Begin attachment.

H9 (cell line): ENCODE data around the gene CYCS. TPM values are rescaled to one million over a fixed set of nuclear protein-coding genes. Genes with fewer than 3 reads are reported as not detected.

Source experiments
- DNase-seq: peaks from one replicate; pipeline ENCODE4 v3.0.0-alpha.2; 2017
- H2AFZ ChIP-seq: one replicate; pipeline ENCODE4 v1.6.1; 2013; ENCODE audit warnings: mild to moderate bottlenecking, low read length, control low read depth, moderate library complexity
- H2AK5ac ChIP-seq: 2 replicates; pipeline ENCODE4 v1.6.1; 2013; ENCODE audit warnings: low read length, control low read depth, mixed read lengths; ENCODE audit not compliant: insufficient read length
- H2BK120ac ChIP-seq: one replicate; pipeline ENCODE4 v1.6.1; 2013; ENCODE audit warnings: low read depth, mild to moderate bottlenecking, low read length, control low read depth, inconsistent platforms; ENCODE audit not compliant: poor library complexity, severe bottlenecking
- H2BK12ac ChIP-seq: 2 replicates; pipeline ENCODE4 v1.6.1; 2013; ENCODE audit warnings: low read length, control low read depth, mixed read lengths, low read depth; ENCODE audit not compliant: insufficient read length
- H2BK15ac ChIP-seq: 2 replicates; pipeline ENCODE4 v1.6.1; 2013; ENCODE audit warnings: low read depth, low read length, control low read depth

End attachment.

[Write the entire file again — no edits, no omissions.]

H9 (cell line): ENCODE data around the gene CYCS. TPM values are rescaled to one million over a fixed set of nuclear protein-coding genes. Genes with fewer than 3 reads are reported as not detected.

Source experiments
- DNase-seq: peaks from one replicate; pipeline ENCODE4 v3.0.0-alpha.2; 2017
- H2AFZ ChIP-seq: one replicate; pipeline ENCODE4 v1.6.1; 2013; ENCODE audit warnings: mild to moderate bottlenecking, low read length, control low read depth, moderate library complexity
- H2AK5ac ChIP-seq: 2 replicates; pipeline ENCODE4 v1.6.1; 2013; ENCODE audit warnings: low read length, control low read depth, mixed read lengths; ENCODE audit not compliant: insufficient read length
- H2BK120ac ChIP-seq: one replicate; pipeline ENCODE4 v1.6.1; 2013; ENCODE audit warnings: low read depth, mild to moderate bottlenecking, low read length, control low read depth, inconsistent platforms; ENCODE audit not compliant: poor library complexity, severe bottlenecking
- H2BK12ac ChIP-seq: 2 replicates; pipeline ENCODE4 v1.6.1; 2013; ENCODE audit warnings: low read length, control low read depth, mixed read lengths, low read depth; ENCODE audit not compliant: insufficient read length
- H2BK15ac ChIP-seq: 2 replicates; pipeline ENCODE4 v1.6.1; 2013; ENCODE audit warnings: low read depth, low read length, control low read depth